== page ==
Mobile Strike Super’s Arnold’s Fight has seen a massive increase in views. On Feb 12th, it had 51% the views of the number one commercial (Hyundai’s The Chase). Now it is at 90% of it’s total views! That’s around a million more views while the Chase has risen just 200,000.
Colgate’s Every Drop Counts has seen a massive 238% increase in views over the last two weeks compared to the average of 117% for all Superbowl ads.
People are growing to dislike Pokemon. It’s seen a 114% increase in likes but a 172% increase in dislikes.
Along with my class at the University of Nottingham, I’ve been looking at the recent Superbowl adverts. Not being American/interested in NFL, we were interested in the engagement with the YouTube videos of the ads rather than the broadcast versions. The Superbowl commercials are a microcosm of the best and most expensive creative executions. But do they drive audiences to engage with brands?
This is incredibly hard to measure, of course. But we can look at the social media stats for an indication. Looking at the viewing figures from the first week, it seems to me that there’s a real “superstar” economy at work in adverts. The few standout ads, really outperform the rest.
In terms of overall views, this morning the most viewed ad had 24,116,618 views (Hyundai). The least viewed had 6,153 (McDonalds). As this chart shows, there’s a steady decline in between.
However, YouTube has a decent enough measure of the success of an ad – at least an indication that the viewer ‘likes’ it – through its like/dislike buttons. Generally, there’s a positive association at work between views and likes (indicated by the straight line on the graph below).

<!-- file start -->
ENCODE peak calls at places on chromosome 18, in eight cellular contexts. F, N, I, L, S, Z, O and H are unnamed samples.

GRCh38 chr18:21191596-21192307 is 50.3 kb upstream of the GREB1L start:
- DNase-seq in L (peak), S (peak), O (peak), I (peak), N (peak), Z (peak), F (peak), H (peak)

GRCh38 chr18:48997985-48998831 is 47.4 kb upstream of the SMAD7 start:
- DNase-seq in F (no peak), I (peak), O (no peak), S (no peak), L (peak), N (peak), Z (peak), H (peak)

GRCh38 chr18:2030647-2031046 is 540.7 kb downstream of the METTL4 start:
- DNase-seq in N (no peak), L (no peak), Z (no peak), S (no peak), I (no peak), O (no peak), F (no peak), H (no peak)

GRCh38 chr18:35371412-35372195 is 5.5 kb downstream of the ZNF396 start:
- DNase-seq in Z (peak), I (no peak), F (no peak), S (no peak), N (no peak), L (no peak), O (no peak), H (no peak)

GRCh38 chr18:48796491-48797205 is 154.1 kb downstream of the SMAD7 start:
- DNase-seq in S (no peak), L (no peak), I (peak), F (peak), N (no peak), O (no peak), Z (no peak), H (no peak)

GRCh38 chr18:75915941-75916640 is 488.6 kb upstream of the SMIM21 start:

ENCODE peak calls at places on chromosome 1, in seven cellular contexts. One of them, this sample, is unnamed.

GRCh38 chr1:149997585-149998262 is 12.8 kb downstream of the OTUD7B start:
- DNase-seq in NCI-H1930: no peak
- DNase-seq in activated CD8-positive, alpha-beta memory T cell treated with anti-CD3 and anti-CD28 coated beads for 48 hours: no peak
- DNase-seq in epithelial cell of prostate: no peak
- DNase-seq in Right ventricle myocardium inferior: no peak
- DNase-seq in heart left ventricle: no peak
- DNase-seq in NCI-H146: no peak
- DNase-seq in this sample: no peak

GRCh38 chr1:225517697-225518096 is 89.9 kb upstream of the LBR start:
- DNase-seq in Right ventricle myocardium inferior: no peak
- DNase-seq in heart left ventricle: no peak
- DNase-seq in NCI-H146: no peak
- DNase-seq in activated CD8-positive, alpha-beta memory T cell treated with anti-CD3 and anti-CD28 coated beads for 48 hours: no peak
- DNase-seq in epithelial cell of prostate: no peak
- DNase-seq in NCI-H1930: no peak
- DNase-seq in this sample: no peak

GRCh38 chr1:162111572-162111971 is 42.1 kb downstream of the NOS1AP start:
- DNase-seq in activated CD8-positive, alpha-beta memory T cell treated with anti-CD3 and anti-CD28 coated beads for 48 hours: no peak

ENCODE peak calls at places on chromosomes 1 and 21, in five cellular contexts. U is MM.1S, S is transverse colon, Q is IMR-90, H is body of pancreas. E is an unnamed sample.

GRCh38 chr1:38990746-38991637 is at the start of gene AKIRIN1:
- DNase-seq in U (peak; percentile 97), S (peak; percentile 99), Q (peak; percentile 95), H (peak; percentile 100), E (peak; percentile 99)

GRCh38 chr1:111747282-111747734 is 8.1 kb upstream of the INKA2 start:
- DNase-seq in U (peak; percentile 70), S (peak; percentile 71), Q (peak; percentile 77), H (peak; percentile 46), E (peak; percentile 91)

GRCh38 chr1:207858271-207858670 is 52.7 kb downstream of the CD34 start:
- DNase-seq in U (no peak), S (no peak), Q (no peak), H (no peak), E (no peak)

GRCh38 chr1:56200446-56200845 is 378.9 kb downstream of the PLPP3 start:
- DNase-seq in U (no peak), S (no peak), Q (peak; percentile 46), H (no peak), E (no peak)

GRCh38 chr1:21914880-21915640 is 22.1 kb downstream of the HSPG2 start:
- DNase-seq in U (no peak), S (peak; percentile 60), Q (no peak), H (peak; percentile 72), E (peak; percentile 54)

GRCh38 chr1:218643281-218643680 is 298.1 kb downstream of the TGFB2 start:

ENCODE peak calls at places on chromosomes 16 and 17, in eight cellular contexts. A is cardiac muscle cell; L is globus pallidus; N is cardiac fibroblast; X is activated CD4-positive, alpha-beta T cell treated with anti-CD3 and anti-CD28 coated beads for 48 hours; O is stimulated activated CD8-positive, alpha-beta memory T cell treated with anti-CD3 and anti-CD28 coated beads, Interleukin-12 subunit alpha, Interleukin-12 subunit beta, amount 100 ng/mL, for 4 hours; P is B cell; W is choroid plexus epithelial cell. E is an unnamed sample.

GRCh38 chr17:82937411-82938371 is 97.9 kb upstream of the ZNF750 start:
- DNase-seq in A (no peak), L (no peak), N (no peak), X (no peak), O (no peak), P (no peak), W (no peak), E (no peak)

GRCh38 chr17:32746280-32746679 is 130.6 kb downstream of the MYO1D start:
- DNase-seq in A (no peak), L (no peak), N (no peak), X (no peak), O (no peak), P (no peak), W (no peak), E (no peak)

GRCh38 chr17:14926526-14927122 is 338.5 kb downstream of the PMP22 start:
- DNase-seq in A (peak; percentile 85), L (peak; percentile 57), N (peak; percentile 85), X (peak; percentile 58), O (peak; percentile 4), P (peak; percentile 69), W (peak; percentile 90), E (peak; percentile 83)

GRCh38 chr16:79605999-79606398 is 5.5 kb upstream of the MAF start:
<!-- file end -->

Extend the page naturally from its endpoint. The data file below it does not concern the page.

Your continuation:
Put simply, the more times an ad gets watched the more times it gets liked. But this positive association is really driven by five standout performers who really drag things up. These, I would argue, are the superstars from the big game. They are (in order of most liked):
In the 1960s and 1970s social theorists were in agreement: advertising not only promoted specific products but also promoted a way of life (commonly called “consumerism”). The idea, put very simply, was that advertising presented some overaching messages. For example, it always presented the consumption of new products as the solution – no matter what the problem was. Ugly: buy make up. Hungry: buy a burger. Thirsty: Buy a Coke. Lonely: buy a car.
This type of analysis seems glib and outdated now. This is, for the academics out there, another way of saying top marketing journals don’t publish this kind of argument. It seems too left wing. But I think this Tesco ad is a prime target for a return to “ideology critique”.
Here we see consumers with a problem: they are lonely. The answer is not to buy something to make them happy. But to trust Tesco to analyse their shopping habits to find them the perfect partner. The subtle subtext of this ad: we know what you want better than you do.
It is entirely possible for Tesco – or more, accurately, Dunn Humbly their data provider – to match individuals based on buying behaviour. Tesco doesn’t do this for its customers. It used the data for targeted promotions and behavioural nudges (think, “How can we get people to buy more processed food/fags/alcohol?”).
I would love to see an ad showing these processes and discussions. Instead we get a silly execution with some strange “Matchmaker/Psychotherapist” who can – supposedly – figure out people’s age and sexuality from one basket. Fortunately, all the people involved have model-good looks, otherwise this might be hard to believe.